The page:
Our [current] dispatchers don’t necessarily live in Wauconda either. They get to know things the average person doesn’t know, but I suspect after time the Lake Zurich dispatchers will get the same comfort level.”

The fire district had to select another dispatch center when Wauconda chose to close theirs, Wahl said, and given that the village would have increased its fees eventually anyway, Lake Zurich fees will be about the same.

“It’s probably a break-even for us overall,” Wahl said. “It costs a little extra, but we have not had a cost increase from the village for a couple of years. If we had stayed, there most likely would have been a slight increase, for which it would have been a wash.”

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Chicago FD EMS District Chief Pat Ciara

Excerpts from the Windy City Times:

“I was a tomboy from an early age and knew there was something different about me since I was seven,” said longtime Chicago Fire Department (CFD) Paramedic Pat Ciara. She is the highest ranking out lesbian in the history of the CFD.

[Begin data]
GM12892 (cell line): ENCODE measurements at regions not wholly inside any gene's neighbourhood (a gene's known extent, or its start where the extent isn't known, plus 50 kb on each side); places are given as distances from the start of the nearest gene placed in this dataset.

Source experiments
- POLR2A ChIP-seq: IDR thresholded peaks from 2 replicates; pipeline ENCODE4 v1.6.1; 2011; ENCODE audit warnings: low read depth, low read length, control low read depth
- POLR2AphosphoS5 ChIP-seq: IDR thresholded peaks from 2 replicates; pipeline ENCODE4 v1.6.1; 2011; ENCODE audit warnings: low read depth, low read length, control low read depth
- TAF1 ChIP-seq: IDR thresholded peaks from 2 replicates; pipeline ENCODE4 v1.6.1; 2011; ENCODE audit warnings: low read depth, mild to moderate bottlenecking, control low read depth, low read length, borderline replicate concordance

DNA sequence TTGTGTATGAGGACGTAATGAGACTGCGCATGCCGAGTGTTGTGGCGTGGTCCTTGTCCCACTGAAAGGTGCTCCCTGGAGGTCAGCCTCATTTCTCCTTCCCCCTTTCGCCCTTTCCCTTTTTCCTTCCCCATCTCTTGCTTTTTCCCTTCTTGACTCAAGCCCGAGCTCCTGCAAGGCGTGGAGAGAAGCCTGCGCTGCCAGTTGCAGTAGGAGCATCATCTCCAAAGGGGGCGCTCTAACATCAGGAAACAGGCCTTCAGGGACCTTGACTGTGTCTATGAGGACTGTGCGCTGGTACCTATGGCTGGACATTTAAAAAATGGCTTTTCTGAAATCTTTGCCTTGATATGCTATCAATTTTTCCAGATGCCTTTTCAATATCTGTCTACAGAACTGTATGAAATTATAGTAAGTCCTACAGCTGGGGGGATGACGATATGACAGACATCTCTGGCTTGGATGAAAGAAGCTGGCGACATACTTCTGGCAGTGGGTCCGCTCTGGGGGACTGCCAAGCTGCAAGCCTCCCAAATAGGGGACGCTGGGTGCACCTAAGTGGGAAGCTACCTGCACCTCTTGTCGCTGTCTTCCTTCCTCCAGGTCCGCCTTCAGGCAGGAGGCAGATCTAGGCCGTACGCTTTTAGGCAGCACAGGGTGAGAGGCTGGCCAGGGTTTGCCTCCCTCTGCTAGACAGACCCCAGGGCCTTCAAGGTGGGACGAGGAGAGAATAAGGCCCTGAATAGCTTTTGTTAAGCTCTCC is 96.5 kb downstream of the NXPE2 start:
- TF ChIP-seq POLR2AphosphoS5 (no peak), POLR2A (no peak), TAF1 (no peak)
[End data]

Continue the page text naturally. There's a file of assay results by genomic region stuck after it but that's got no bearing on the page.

“I wanted to do traditionally boy things but my mom, who was concerned with what the neighbors thought of our family, kept putting me in dresses and trying to get me to play with dolls,” she said. “I didn’t play with dolls like the other girls did. I used to rip their hair out and carry them by their legs.”

Ciara worked for a number of years after high school and later graduated from Mayfair College ( now Truman College ) in 1975 with an associate’s degree.

“I worked for a private ambulance company after I graduated from Mayfair and, while I was doing that, I went to EMT school in 1975 at Lutheran General, and then paramedic school in 1976 at Loyola University Medical Center in Maywood,” said Ciara. “Right after paramedic school, I applied to the CFD not knowing whether I’d get in or not, but I had to try, because that’s what I really wanted to do.

“Before I worked for the CFD, I owned Town & Country Ambulance Company for about 18 months with a straight, male partner named Gerry. We started it in 1978 and then I got my letter from the CFD telling me I’d been accepted into their ranks. This was exactly what I wanted, so I told Gerry I’d have to sever our business partnership. This was in February of 1980.”